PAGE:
This is what happens when an American state is overrun by lawmakers without morals -- who create and use immoral state laws, then under States Rights doctrine hold them like a gun to the U.S. Constitution's head. Truly a horrid quandary for SCOTUS--and America.

And yet while Adams was alive, there was not a federal WOD, WOI, WOT, WOP, and any other 'war' the national government has started. Why when Adams was alive, the plant in question was not considered illegal. How is that? The Tenth Amendment is clear. No power belonging explicitly to the national government belongs to the states or the citizens thereof

Perhaps it's time to quit worrying about which judges will make activist decisions for 'our' side and look for judges that rule based solely on the Constitution and the limitations on the national government. Of course don't expect a Republican or Democrat to nominate someone like that very often. I'm seriously disappointed in Scalia.

29 posted on 06/10/2005 7:49:33 AM PDT by billbears (Deo Vindice)
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To: MileHi; Victoria Delsoul

> > Oh, well then by all means, there ought to be a law. And a Federal one at that. < <

"Oh, well then by all means, there ought to be a law. And a Federal one at that."


There is. Formerly known as Blue Laws and varying from state to state, until the Conspiratorial Overarching National Federal Omnibus Morality Legislation (CONFORM) Act was instituted, in 1984.... /sarc.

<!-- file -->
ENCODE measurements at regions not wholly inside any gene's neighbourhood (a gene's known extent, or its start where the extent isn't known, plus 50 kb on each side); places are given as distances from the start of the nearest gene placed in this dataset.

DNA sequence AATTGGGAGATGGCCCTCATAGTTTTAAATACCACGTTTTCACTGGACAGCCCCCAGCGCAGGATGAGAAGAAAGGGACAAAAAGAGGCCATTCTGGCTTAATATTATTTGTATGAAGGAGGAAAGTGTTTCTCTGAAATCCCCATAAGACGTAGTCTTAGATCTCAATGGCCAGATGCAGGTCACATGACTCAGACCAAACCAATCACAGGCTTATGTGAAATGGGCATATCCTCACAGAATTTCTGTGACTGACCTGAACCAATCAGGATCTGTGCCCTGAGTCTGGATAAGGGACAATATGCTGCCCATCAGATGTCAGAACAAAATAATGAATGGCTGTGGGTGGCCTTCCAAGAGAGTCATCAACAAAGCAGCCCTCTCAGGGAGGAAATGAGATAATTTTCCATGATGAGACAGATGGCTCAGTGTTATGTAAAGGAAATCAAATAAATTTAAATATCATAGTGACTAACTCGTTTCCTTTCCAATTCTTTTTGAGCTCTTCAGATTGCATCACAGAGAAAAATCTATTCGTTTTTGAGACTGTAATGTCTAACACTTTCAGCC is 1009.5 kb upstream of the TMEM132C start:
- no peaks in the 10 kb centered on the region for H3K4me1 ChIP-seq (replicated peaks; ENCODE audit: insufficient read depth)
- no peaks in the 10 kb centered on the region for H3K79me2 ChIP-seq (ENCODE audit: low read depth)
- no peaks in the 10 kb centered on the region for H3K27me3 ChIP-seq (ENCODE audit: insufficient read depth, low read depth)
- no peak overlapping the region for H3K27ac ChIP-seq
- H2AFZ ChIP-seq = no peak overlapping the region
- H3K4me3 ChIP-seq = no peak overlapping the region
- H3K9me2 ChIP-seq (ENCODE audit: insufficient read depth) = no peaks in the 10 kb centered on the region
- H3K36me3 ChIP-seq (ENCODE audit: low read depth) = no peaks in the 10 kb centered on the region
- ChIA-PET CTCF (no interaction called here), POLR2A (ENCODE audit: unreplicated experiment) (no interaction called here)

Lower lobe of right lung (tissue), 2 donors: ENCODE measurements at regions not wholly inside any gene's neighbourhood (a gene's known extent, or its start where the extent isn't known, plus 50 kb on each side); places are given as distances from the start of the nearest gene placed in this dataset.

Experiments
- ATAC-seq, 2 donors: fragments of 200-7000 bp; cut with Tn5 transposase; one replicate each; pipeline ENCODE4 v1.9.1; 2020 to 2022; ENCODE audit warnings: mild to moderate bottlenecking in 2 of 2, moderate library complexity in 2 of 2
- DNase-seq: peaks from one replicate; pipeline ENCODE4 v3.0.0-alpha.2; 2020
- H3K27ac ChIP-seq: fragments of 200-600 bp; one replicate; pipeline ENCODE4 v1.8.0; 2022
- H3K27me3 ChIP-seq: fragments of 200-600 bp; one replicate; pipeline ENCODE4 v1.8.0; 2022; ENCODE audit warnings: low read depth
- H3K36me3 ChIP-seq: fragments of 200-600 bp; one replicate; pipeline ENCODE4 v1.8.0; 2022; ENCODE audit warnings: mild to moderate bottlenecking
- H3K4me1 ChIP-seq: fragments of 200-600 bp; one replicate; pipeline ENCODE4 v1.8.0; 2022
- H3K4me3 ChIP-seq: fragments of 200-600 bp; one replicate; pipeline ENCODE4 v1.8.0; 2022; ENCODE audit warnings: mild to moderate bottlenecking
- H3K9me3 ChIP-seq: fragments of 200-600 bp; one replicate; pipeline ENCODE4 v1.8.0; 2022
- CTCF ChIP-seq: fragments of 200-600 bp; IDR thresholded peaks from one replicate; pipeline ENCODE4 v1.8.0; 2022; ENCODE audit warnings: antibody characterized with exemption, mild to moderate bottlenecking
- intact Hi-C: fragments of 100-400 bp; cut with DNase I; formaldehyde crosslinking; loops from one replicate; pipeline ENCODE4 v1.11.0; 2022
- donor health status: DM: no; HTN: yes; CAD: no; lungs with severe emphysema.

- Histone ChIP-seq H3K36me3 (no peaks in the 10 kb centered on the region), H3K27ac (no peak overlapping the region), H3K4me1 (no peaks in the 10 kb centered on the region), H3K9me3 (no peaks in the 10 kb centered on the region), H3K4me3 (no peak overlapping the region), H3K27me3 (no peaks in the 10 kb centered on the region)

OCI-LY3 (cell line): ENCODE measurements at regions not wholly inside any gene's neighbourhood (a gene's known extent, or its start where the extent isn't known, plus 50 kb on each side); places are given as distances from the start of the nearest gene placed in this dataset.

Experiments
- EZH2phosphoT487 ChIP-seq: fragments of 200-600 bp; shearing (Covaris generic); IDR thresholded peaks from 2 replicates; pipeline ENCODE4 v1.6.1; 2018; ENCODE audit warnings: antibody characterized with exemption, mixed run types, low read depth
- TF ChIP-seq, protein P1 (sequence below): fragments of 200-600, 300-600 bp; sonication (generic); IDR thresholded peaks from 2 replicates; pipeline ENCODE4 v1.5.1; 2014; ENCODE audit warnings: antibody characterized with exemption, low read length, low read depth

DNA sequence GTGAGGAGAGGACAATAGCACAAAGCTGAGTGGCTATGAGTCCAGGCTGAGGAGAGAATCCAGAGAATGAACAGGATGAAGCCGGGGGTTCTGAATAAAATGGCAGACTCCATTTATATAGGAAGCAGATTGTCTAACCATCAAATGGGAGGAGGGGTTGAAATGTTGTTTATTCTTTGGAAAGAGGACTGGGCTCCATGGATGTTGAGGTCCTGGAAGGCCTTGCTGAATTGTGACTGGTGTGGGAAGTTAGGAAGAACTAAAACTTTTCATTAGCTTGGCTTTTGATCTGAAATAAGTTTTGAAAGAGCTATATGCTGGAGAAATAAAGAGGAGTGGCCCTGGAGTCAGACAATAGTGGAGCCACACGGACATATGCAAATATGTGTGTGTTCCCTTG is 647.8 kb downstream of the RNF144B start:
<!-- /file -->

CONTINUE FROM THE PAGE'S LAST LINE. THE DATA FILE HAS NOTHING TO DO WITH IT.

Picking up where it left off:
As opposed to Cole's Law, which is thinly sliced cabbage....


30 posted on 06/10/2005 7:52:44 AM PDT by The Spirit Of Allegiance (SAVE THE BRAINFOREST! Boycott the RED Dead Tree Media & NUKE the DNC Class Action Temper Tantrum!)
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To: Blurblogger
Formerly known as Blue Laws and varying from state to state..

Well, can't have that in this Brave New World, now can we?

31 posted on 06/10/2005 7:57:33 AM PDT by MileHi
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To: dirtboy

"Probably the largest problem in this country today is the fact that the 10th Amendment has become nearly a dead letter."


Agreed, but still, like a buried World War II bomb, still potentially potent....


32 posted on 06/10/2005 7:59:27 AM PDT by The Spirit Of Allegiance (SAVE THE BRAINFOREST! Boycott the RED Dead Tree Media & NUKE the DNC Class Action Temper Tantrum!)
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To: neverdem
From the Opinion of the Court in Wickard v. Filburn: